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Health attitudes and behaviors of African American adolescents

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dc.contributor Wichita State University. Department of Psychology en_US
dc.contributor.author Lewis-Moss, Rhonda K. en_US
dc.contributor.author Paschal, Angelia en_US
dc.contributor.author Redmond, Michelle L. en_US
dc.contributor.author Green, B. Lee en_US
dc.contributor.author Carmack, Chakema C. en_US
dc.date.accessioned 2012-02-29T16:35:22Z
dc.date.available 2012-02-29T16:35:22Z
dc.date.issued 2008-10 en_US
dc.identifier 18473153 en_US
dc.identifier 7600747 en_US
dc.identifier.citation Journal of community health. 2008 Oct; 33(5): 351-6. en_US
dc.identifier.issn 0094-5145 en_US
dc.identifier.uri http://dx.doi.org/10.1007/s10900-008-9101-0 en_US
dc.identifier.uri http://hdl.handle.net/10057/4672
dc.description Click on the DOI link below to access the article (may not be free). en_US
dc.description.abstract African Americans continue to die disproportionately from chronic diseases such as diabetes, hypertension and heart disease. Eating fruits and vegetables have been shown to reduce those risks yet little is known about the health attitudes of African American adolescents and their eating habits and engagement in physical activity. A survey was administered to African American adolescents in a Midwestern city to determine the health attitudes and behaviors related to dietary intake and physical activity. The total sample consisted of 448 African American adolescents aged 12-17. Forty-seven percent were males and 53% were females. The findings show that African American adolescents did have poor fruit and vegetable intake and fairly low rates of exercise. The study also showed there were statistically significant differences between males and females regarding eating a balanced diet, reducing the amount of fat in diets and engaging in physical activity. African American females were more likely to eat a balanced diet and have reduced the fat in their diets than males but African American males were more likely to engage in physical activity in the past 7 days than females. Findings suggest more efforts are needed to curb the poor eating and exercising habits of African American adolescents if a reduction in chronic disease is to be met for this population. en_US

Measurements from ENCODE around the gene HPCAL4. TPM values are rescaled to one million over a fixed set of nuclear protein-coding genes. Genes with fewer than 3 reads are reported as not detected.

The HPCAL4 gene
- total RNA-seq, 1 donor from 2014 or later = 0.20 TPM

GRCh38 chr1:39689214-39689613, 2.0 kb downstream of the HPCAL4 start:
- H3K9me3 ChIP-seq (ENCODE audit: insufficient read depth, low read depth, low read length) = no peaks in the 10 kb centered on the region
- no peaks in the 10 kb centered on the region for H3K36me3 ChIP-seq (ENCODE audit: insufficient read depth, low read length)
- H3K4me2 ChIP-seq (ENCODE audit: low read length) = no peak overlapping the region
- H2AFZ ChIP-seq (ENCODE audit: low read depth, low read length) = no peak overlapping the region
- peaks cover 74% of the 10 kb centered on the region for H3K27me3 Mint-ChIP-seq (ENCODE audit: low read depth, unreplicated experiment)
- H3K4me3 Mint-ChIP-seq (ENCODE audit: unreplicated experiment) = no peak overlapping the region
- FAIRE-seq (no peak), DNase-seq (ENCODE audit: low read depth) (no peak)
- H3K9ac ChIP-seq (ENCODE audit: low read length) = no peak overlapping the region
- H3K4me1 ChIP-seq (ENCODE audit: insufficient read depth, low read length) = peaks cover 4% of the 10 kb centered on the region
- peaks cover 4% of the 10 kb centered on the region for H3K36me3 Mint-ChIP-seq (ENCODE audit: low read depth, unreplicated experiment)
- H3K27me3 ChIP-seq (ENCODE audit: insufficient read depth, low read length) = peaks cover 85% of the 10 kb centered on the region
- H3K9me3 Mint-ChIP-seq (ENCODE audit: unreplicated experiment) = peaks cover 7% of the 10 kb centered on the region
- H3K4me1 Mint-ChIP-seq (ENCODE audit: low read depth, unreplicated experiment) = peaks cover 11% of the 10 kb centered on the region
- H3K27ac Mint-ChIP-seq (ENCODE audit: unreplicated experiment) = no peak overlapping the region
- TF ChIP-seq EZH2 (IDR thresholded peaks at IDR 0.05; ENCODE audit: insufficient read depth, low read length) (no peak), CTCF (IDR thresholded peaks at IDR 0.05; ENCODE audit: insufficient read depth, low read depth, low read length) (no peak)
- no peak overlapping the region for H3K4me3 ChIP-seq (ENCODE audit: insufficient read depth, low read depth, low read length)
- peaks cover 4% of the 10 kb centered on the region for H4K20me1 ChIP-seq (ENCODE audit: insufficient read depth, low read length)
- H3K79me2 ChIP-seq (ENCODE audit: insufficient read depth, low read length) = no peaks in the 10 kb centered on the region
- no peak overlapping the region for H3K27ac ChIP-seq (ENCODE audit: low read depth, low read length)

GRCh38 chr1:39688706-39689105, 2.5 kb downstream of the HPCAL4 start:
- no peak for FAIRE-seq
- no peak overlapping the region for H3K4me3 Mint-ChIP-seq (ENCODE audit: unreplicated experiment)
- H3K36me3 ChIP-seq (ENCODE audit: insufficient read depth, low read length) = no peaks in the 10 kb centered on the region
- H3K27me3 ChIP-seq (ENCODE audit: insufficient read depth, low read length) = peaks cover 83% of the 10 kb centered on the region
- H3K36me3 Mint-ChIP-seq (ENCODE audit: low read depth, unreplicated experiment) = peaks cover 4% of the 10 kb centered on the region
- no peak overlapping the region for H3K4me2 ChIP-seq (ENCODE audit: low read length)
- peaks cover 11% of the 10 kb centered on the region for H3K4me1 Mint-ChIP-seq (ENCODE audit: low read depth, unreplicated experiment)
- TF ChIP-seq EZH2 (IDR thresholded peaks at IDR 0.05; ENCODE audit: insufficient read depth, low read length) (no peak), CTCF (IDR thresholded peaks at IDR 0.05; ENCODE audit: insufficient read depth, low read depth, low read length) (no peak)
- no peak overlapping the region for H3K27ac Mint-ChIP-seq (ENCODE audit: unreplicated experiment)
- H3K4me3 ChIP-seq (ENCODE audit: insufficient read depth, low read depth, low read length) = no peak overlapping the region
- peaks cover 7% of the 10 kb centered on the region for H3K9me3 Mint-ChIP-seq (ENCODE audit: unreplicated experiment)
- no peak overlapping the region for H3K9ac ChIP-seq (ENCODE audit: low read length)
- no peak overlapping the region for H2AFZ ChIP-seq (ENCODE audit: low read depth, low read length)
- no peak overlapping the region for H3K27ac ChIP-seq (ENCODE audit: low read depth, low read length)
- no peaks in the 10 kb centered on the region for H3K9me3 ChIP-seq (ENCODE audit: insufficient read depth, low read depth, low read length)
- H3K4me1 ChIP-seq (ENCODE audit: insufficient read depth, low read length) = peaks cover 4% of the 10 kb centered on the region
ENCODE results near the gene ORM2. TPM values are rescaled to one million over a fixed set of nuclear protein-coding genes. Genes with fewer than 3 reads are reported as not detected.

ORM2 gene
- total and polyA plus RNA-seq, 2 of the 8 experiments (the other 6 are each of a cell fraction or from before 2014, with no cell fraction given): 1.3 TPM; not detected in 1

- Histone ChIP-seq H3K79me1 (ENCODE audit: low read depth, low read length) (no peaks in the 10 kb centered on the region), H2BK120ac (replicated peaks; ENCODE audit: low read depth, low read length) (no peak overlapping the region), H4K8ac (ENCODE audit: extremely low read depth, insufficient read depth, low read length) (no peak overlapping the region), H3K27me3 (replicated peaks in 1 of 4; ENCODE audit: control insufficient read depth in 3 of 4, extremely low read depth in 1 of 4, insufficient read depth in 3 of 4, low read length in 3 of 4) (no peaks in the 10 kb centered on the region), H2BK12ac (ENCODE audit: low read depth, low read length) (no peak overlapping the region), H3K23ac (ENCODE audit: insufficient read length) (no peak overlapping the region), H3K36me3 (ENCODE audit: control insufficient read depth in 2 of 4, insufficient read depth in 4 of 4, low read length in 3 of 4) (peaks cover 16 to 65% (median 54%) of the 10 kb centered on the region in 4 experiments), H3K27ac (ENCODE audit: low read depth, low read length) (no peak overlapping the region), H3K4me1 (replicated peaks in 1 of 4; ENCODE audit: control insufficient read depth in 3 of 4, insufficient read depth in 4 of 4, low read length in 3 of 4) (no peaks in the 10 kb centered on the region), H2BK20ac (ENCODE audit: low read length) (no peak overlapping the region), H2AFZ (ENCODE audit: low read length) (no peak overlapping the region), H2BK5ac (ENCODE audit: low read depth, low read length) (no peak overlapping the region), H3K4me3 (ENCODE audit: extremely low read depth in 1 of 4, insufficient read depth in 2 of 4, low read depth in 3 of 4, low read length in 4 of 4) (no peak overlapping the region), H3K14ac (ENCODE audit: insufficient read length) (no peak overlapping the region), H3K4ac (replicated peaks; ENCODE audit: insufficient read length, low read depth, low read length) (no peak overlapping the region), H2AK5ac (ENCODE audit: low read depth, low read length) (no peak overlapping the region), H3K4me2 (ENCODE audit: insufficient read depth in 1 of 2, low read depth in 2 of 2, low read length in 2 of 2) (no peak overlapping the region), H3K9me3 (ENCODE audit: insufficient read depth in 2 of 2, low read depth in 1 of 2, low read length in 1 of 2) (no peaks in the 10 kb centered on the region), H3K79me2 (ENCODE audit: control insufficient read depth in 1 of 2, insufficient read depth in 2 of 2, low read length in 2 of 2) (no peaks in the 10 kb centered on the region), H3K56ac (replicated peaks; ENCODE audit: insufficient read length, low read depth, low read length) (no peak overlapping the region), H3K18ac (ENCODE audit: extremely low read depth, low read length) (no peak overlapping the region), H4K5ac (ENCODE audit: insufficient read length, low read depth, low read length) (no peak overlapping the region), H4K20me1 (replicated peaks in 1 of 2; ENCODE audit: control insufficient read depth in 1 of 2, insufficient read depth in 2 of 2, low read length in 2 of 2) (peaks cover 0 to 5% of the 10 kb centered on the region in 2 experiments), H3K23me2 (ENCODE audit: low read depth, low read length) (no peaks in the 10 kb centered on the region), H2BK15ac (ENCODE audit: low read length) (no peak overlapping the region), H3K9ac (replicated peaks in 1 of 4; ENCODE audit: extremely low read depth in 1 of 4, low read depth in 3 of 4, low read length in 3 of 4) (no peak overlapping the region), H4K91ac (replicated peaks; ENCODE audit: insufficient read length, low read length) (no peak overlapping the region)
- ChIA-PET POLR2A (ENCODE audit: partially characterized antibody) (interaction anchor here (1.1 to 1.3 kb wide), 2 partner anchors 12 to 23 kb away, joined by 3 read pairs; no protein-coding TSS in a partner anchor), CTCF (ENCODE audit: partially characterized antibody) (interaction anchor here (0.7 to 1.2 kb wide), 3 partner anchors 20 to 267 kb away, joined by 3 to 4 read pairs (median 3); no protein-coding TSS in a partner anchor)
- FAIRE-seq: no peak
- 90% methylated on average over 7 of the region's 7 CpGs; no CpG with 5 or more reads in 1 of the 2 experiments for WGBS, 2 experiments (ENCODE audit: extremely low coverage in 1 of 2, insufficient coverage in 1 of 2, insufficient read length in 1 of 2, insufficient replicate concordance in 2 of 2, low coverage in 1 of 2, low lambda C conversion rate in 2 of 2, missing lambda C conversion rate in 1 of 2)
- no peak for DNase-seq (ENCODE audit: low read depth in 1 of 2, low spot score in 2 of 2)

dc.format.extent 351-6 en_US
dc.language.iso eng en_US
dc.publisher Springer New York LLC en_US
dc.relation.ispartofseries Journal of Community Health en_US
dc.relation.ispartofseries J Community Health en_US
dc.source NLM en_US
dc.subject.mesh Adolescent en_US
dc.subject.mesh African Americans en_US
dc.subject.mesh Attitude to Health en_US
dc.subject.mesh Child en_US
dc.subject.mesh Female en_US
dc.subject.mesh Health Behavior en_US
dc.subject.mesh Health Surveys en_US
dc.subject.mesh Humans en_US
dc.subject.mesh Male en_US
dc.subject.mesh Risk Reduction Behavior en_US
dc.title Health attitudes and behaviors of African American adolescents en_US
dc.type Article en_US
dc.coverage.spacial United States en_US
dc.description.version peer reviewed en_US
dc.rights.holder Copyright © 2008 Springer en_US

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